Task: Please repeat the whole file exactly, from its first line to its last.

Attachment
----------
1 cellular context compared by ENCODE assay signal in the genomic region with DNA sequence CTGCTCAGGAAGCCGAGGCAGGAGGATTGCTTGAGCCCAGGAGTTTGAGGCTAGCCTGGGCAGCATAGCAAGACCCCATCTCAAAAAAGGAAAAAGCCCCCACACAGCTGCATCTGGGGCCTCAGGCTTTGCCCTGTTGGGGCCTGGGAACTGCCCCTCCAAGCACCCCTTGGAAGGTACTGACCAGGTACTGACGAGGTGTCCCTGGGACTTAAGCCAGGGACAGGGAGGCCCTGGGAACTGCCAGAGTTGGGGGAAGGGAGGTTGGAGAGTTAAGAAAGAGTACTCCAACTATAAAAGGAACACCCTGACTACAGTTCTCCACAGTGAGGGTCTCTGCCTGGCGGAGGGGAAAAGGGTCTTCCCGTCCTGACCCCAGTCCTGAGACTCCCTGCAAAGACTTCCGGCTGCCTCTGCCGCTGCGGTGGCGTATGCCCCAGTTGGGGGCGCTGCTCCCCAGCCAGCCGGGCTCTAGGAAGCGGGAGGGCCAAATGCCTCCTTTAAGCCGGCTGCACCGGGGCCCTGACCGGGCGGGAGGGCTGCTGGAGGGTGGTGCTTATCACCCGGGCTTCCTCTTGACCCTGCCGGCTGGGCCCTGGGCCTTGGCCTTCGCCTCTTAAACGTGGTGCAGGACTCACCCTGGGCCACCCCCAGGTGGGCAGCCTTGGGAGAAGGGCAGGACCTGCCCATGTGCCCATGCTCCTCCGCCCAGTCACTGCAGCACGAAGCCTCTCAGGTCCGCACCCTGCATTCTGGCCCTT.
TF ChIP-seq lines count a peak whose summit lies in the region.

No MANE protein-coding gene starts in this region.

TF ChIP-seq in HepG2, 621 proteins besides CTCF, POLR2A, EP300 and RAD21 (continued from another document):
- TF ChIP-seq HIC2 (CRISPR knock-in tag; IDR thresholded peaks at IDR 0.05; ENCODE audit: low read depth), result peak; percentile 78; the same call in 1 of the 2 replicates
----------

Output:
1 cellular context compared by ENCODE assay signal in the genomic region with DNA sequence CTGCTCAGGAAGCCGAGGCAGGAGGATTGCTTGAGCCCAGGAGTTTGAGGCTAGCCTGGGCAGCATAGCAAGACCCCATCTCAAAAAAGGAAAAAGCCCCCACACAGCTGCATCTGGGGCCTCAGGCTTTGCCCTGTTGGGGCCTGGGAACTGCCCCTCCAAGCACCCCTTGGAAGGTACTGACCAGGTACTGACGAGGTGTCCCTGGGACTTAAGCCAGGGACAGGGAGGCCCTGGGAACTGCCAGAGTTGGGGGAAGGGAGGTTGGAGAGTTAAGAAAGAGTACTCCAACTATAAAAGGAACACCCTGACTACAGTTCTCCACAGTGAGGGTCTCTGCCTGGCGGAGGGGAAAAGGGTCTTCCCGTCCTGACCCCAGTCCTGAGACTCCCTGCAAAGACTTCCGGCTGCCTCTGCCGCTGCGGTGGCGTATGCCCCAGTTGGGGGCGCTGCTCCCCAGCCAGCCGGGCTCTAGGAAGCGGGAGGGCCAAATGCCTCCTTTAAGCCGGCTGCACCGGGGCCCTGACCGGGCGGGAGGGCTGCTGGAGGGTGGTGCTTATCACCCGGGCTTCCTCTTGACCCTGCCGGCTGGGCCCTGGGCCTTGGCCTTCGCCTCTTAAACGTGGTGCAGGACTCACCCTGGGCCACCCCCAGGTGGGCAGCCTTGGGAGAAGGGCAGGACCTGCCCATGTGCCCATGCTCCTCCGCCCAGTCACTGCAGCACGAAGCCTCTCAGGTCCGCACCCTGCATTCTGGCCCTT.
TF ChIP-seq lines count a peak whose summit lies in the region.

No MANE protein-coding gene starts in this region.

TF ChIP-seq in HepG2, 621 proteins besides CTCF, POLR2A, EP300 and RAD21 (continued from another document):
- TF ChIP-seq HIC2 (CRISPR knock-in tag; IDR thresholded peaks at IDR 0.05; ENCODE audit: low read depth), result peak; percentile 78; the same call in 1 of the 2 replicates